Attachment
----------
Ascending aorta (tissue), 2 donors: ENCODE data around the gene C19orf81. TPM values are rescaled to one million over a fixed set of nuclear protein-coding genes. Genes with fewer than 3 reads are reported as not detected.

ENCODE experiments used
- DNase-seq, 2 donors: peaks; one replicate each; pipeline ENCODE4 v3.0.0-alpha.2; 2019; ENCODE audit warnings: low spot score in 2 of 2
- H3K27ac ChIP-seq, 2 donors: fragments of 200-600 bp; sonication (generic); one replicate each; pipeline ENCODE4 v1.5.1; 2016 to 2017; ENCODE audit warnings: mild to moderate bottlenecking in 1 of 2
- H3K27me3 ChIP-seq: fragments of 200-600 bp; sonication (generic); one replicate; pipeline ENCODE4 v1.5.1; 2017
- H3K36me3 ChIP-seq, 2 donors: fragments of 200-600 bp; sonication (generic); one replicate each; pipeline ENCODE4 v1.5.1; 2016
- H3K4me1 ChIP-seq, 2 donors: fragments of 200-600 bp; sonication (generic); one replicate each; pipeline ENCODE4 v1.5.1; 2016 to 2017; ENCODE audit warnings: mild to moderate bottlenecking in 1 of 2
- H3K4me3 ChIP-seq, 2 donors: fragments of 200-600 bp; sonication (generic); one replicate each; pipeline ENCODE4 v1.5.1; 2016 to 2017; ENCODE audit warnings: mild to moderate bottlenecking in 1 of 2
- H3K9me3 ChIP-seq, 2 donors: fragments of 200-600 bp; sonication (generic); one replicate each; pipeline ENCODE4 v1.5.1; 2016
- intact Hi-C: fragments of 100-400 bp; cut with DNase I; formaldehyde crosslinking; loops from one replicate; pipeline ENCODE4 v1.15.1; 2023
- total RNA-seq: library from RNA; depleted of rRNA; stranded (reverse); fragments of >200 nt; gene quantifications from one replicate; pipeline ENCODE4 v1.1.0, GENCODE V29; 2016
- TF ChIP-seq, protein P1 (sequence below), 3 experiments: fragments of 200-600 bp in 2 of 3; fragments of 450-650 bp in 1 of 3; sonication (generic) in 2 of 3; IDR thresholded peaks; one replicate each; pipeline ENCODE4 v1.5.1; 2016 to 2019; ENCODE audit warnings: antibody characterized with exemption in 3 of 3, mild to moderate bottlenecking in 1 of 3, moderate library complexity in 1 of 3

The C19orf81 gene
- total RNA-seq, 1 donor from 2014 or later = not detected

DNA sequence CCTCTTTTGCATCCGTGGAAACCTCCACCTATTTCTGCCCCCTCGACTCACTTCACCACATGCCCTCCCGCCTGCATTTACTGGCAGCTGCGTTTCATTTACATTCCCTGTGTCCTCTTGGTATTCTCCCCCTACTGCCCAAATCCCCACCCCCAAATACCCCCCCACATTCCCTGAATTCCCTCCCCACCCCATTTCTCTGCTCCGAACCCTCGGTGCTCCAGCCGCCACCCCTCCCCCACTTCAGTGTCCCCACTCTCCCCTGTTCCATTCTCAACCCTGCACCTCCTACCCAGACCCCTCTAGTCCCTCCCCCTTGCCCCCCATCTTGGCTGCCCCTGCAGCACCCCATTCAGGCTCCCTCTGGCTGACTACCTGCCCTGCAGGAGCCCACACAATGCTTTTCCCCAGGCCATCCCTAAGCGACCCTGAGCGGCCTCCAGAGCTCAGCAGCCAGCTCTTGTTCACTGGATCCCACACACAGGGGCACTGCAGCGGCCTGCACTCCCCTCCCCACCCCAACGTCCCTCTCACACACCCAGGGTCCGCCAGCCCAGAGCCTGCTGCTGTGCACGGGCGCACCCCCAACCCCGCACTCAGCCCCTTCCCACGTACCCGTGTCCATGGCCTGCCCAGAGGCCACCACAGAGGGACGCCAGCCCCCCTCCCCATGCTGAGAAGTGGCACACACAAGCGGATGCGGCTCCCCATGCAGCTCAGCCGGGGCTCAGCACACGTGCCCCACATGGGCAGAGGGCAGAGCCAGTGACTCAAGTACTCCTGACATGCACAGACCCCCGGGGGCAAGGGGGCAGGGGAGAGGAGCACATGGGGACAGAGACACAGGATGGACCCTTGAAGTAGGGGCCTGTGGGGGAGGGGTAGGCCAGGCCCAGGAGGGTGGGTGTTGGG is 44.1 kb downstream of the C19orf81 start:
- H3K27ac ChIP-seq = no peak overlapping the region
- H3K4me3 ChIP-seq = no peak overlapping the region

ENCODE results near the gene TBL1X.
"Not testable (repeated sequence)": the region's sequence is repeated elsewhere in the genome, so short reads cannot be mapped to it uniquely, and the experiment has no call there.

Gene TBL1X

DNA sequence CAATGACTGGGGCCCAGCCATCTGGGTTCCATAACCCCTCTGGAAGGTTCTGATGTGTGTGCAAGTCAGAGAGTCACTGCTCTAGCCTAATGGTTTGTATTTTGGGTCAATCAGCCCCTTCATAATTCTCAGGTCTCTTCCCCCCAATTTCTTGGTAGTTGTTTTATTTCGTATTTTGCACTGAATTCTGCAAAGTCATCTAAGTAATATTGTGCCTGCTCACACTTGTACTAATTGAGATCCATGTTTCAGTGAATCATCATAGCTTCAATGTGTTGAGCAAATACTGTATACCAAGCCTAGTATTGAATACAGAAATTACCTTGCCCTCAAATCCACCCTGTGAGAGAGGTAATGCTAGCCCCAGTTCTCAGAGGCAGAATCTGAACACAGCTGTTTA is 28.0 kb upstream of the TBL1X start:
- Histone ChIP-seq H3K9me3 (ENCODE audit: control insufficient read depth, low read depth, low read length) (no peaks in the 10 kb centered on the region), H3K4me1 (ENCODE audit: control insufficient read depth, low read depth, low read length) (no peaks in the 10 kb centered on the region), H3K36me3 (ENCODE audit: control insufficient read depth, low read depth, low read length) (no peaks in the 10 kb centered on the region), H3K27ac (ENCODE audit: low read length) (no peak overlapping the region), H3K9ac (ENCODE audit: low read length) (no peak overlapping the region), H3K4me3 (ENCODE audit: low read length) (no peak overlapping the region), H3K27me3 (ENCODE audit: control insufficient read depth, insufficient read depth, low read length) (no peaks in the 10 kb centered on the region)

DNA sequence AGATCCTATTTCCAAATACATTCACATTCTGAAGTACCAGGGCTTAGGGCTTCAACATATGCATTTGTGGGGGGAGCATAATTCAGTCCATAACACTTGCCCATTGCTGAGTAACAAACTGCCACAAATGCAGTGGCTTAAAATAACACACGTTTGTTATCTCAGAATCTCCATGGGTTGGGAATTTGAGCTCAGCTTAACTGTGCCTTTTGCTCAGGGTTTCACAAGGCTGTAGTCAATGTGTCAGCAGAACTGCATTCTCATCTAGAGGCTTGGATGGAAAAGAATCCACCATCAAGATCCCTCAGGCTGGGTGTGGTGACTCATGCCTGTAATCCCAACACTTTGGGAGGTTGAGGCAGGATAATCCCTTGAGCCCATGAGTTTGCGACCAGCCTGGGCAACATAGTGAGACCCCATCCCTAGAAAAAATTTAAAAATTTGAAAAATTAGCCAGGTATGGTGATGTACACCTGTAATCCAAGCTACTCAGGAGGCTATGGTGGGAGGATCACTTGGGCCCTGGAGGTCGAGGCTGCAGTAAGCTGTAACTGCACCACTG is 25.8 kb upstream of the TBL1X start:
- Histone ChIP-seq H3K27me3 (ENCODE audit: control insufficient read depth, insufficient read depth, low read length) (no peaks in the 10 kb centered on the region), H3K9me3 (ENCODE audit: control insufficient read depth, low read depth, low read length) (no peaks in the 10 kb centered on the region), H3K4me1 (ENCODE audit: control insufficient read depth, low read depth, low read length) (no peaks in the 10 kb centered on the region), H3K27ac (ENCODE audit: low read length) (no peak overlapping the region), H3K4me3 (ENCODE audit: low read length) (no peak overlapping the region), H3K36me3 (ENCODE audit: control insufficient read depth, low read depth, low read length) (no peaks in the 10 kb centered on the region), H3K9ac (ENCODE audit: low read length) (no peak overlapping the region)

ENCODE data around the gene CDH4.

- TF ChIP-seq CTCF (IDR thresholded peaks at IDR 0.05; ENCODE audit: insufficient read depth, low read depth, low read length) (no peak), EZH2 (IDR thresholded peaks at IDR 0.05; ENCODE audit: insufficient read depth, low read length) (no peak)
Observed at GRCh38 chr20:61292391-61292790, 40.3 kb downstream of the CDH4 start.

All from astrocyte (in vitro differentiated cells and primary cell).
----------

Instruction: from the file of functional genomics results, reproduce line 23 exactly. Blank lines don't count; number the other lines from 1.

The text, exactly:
DNA sequence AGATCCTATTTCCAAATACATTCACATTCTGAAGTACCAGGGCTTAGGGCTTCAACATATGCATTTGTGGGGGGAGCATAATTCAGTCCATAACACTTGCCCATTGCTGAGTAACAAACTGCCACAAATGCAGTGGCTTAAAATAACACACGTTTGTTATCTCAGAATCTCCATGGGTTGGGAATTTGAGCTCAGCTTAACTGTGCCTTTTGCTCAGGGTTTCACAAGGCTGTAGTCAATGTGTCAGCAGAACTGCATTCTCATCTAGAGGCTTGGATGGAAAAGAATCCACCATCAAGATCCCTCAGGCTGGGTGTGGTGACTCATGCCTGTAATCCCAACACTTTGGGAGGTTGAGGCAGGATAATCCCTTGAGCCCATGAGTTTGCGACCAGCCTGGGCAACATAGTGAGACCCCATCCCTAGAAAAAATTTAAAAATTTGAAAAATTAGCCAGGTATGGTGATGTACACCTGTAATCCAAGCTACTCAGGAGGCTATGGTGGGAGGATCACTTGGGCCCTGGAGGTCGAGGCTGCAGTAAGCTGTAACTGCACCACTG is 25.8 kb upstream of the TBL1X start: